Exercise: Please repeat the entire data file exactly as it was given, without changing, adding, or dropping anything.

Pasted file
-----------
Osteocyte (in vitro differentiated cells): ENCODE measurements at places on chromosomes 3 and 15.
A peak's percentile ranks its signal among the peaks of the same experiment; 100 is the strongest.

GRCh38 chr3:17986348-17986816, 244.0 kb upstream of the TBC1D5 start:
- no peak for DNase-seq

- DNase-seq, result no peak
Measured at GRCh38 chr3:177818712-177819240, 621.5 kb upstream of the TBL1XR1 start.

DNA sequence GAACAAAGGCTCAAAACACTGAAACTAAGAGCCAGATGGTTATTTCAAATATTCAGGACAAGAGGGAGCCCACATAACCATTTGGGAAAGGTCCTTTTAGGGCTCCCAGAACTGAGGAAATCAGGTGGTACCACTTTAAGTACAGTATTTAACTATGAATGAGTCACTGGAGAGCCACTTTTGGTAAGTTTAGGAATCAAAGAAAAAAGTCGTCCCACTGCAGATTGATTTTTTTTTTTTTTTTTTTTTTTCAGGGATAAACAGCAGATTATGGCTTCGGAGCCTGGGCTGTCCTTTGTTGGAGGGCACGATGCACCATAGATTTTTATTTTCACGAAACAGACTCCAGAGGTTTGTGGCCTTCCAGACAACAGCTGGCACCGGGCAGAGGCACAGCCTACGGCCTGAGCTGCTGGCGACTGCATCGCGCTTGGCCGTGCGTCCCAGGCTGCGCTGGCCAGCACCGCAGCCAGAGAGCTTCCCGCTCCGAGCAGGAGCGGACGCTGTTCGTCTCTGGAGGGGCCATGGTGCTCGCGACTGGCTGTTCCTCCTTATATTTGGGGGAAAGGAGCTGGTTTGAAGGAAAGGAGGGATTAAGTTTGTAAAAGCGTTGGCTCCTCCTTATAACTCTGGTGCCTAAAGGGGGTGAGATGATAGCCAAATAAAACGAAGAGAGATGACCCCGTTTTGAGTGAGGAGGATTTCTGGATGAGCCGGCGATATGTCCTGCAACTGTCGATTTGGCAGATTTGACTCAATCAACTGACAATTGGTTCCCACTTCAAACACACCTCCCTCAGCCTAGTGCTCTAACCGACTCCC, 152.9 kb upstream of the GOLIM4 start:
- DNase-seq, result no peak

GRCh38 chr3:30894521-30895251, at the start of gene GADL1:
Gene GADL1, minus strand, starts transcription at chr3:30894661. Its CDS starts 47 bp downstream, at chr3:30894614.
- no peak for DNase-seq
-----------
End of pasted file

Osteocyte (in vitro differentiated cells): ENCODE measurements at places on chromosomes 3 and 15.
A peak's percentile ranks its signal among the peaks of the same experiment; 100 is the strongest.

GRCh38 chr3:17986348-17986816, 244.0 kb upstream of the TBC1D5 start:
- no peak for DNase-seq

- DNase-seq, result no peak
Measured at GRCh38 chr3:177818712-177819240, 621.5 kb upstream of the TBL1XR1 start.

DNA sequence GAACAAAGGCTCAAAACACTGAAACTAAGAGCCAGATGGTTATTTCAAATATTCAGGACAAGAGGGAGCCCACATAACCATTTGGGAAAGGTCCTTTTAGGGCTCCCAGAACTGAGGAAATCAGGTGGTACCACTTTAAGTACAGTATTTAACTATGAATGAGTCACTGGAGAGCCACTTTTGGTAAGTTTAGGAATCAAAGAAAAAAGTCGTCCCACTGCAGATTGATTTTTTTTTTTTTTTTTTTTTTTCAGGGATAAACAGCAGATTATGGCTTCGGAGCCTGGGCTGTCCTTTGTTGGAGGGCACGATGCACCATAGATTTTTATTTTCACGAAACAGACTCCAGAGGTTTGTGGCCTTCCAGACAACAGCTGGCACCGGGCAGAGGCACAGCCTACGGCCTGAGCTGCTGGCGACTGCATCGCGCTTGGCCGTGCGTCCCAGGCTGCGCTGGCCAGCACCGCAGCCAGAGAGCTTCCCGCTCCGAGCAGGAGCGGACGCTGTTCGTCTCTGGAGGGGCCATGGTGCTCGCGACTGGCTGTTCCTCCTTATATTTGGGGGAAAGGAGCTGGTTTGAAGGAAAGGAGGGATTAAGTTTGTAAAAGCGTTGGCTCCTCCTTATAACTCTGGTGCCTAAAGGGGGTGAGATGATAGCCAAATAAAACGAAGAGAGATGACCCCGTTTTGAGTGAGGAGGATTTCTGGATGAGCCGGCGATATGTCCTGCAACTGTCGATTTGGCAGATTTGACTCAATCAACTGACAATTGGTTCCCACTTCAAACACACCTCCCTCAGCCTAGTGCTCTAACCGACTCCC, 152.9 kb upstream of the GOLIM4 start:
- DNase-seq, result no peak

GRCh38 chr3:30894521-30895251, at the start of gene GADL1:
Gene GADL1, minus strand, starts transcription at chr3:30894661. Its CDS starts 47 bp downstream, at chr3:30894614.
- no peak for DNase-seq